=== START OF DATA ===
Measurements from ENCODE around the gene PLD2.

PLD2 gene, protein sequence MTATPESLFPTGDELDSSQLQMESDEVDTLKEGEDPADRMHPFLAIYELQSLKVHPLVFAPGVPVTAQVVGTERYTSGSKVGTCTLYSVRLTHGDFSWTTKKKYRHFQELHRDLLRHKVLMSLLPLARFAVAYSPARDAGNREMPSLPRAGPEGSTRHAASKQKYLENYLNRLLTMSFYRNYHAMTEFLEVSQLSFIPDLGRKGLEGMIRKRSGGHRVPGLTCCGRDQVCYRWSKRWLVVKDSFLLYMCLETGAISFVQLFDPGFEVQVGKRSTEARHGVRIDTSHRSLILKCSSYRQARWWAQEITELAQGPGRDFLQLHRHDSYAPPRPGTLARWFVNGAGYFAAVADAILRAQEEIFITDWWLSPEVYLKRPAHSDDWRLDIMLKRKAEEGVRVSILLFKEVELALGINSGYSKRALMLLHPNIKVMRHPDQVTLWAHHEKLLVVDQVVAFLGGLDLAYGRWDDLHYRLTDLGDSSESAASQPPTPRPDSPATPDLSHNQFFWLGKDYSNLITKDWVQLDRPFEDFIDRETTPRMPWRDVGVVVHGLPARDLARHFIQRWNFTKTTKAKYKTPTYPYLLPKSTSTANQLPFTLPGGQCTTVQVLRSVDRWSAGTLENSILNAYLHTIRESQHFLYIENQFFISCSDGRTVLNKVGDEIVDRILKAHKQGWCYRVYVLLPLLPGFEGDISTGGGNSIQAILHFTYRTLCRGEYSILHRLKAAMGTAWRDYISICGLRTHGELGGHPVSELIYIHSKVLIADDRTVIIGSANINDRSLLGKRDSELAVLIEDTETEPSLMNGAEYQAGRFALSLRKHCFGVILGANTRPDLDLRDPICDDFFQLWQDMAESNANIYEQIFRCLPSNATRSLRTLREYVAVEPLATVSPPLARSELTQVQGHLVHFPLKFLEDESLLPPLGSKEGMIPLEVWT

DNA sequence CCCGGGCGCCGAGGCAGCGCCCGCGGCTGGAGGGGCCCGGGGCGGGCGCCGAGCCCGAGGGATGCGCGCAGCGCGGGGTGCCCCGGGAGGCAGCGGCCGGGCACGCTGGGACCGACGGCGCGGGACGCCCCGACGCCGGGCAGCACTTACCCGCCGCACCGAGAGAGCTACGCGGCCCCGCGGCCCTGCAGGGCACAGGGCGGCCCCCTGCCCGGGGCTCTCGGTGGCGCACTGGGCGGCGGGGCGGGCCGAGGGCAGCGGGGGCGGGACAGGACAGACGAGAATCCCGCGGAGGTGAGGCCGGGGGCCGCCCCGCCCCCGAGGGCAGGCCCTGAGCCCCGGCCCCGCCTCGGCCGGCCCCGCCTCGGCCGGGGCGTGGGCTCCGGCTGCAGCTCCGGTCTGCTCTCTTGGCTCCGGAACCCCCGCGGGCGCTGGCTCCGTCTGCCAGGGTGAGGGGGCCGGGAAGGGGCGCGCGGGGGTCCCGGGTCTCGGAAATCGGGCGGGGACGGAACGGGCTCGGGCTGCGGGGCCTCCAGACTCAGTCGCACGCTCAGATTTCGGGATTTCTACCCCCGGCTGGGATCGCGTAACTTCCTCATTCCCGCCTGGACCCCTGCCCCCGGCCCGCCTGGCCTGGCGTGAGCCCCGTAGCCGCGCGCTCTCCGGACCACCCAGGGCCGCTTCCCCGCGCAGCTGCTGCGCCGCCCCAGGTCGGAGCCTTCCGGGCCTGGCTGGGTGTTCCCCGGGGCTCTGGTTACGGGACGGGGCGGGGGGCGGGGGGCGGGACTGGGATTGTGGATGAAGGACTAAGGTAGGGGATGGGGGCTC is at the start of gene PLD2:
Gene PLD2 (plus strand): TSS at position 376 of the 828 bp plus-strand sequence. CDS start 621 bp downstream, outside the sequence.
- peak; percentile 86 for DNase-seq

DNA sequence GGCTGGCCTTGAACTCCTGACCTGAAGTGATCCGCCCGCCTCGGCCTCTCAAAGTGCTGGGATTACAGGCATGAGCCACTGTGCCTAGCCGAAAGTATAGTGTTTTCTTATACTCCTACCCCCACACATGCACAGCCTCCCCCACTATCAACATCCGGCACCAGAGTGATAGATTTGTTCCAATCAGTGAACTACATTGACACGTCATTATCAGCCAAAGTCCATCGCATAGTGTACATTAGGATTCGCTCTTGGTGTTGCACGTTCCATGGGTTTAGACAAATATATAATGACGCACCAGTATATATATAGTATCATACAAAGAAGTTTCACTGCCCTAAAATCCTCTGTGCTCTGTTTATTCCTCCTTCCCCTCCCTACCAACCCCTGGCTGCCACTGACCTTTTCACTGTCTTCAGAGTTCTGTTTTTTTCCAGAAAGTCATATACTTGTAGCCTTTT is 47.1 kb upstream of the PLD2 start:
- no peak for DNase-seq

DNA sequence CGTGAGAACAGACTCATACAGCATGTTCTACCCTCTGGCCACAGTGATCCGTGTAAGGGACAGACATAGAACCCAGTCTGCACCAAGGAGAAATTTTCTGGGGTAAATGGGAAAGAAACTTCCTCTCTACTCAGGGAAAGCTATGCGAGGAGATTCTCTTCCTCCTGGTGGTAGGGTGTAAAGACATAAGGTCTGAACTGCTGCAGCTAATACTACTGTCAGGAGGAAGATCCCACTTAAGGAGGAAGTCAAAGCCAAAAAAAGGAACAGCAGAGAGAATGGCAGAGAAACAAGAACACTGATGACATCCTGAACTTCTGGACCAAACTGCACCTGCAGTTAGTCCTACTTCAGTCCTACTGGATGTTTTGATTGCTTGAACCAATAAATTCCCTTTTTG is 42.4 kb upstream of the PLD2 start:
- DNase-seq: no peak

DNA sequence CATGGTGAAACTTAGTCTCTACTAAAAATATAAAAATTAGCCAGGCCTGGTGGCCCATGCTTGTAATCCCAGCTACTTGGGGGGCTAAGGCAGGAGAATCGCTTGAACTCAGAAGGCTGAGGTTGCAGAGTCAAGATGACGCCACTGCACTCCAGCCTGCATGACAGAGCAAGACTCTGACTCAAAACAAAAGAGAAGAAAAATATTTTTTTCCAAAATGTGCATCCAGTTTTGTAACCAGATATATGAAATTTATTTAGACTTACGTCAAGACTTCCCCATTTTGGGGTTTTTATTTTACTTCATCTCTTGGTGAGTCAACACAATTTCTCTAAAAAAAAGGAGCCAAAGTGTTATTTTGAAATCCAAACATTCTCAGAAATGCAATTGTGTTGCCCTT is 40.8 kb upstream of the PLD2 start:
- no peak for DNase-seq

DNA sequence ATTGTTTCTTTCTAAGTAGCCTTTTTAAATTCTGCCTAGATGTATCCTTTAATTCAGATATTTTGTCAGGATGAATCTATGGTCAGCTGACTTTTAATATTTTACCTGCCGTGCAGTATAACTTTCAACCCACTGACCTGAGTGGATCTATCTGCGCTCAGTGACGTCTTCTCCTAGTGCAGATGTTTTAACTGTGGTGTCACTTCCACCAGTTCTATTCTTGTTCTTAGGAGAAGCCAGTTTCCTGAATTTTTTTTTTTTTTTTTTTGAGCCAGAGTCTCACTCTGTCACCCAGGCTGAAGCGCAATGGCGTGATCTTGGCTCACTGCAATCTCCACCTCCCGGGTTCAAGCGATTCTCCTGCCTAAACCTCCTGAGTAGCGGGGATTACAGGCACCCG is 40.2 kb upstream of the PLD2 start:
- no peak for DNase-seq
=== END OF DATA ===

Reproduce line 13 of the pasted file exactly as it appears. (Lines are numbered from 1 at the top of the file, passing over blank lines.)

- no peak for DNase-seq